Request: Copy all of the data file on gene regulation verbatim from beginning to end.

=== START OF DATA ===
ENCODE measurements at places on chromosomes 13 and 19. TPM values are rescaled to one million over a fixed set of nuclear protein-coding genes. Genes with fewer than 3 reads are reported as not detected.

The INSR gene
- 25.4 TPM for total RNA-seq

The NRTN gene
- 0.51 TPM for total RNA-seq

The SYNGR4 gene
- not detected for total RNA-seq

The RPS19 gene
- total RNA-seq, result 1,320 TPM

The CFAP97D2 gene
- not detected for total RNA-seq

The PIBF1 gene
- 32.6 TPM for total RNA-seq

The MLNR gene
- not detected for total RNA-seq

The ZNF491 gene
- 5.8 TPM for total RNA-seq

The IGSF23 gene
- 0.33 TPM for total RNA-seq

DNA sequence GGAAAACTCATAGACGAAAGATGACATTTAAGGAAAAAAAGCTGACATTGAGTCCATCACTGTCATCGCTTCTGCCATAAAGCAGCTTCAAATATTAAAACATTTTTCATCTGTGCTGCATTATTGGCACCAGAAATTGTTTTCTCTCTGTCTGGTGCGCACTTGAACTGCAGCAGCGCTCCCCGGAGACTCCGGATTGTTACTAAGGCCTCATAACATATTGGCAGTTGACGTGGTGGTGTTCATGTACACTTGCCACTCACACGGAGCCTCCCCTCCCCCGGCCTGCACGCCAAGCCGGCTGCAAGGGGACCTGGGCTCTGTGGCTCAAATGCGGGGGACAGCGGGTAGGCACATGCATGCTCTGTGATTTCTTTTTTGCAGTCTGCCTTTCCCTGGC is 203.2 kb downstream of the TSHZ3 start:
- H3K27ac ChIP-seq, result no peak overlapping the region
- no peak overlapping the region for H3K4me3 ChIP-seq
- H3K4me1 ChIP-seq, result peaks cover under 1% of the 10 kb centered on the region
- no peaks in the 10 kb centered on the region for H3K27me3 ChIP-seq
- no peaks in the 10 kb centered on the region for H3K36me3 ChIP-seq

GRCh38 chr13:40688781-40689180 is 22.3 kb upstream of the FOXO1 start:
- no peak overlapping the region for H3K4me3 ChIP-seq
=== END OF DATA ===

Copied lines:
ENCODE measurements at places on chromosomes 13 and 19. TPM values are rescaled to one million over a fixed set of nuclear protein-coding genes. Genes with fewer than 3 reads are reported as not detected.

The INSR gene
- 25.4 TPM for total RNA-seq

The NRTN gene
- 0.51 TPM for total RNA-seq

The SYNGR4 gene
- not detected for total RNA-seq

The RPS19 gene
- total RNA-seq, result 1,320 TPM

The CFAP97D2 gene
- not detected for total RNA-seq

The PIBF1 gene
- 32.6 TPM for total RNA-seq

The MLNR gene
- not detected for total RNA-seq

The ZNF491 gene
- 5.8 TPM for total RNA-seq

The IGSF23 gene
- 0.33 TPM for total RNA-seq

DNA sequence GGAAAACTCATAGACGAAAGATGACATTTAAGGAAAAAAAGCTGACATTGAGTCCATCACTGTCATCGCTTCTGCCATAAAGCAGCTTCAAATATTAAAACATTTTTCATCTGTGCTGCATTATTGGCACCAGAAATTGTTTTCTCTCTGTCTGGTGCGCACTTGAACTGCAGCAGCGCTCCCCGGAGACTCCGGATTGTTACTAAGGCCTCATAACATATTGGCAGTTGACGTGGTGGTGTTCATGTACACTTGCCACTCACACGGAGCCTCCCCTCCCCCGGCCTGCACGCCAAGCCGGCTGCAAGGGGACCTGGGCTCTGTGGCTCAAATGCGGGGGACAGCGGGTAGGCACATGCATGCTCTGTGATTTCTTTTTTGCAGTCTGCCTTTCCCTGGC is 203.2 kb downstream of the TSHZ3 start:
- H3K27ac ChIP-seq, result no peak overlapping the region
- no peak overlapping the region for H3K4me3 ChIP-seq
- H3K4me1 ChIP-seq, result peaks cover under 1% of the 10 kb centered on the region
- no peaks in the 10 kb centered on the region for H3K27me3 ChIP-seq
- no peaks in the 10 kb centered on the region for H3K36me3 ChIP-seq

GRCh38 chr13:40688781-40689180 is 22.3 kb upstream of the FOXO1 start:
- no peak overlapping the region for H3K4me3 ChIP-seq